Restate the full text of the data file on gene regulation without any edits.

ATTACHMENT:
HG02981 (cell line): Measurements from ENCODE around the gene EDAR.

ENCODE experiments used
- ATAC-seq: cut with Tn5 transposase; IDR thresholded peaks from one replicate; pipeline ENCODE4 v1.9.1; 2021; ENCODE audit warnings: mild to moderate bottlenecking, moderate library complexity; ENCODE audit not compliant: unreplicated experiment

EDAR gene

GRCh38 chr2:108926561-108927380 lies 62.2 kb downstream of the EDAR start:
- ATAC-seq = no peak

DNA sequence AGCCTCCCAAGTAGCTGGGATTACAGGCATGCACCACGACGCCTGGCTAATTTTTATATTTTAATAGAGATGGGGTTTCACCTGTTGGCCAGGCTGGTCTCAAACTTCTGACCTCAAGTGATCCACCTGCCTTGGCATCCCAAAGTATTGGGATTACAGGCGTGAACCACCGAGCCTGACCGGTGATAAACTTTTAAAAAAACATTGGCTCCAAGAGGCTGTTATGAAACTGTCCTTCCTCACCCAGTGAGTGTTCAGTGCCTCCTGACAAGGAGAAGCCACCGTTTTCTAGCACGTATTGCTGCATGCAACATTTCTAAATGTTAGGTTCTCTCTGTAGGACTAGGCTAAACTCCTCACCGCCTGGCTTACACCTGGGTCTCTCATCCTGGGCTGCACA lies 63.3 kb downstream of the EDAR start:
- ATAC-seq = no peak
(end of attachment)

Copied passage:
HG02981 (cell line): Measurements from ENCODE around the gene EDAR.

ENCODE experiments used
- ATAC-seq: cut with Tn5 transposase; IDR thresholded peaks from one replicate; pipeline ENCODE4 v1.9.1; 2021; ENCODE audit warnings: mild to moderate bottlenecking, moderate library complexity; ENCODE audit not compliant: unreplicated experiment

EDAR gene

GRCh38 chr2:108926561-108927380 lies 62.2 kb downstream of the EDAR start:
- ATAC-seq = no peak

DNA sequence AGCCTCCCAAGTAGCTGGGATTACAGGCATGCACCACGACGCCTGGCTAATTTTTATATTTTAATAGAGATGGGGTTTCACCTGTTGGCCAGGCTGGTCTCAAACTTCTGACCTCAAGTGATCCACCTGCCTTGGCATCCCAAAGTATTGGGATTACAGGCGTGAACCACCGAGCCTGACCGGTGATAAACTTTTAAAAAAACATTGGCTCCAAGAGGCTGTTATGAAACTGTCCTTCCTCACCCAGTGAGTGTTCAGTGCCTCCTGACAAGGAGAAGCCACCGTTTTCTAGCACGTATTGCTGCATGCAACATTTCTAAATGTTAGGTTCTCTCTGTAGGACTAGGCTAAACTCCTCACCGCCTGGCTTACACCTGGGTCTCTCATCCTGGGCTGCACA lies 63.3 kb downstream of the EDAR start:
- ATAC-seq = no peak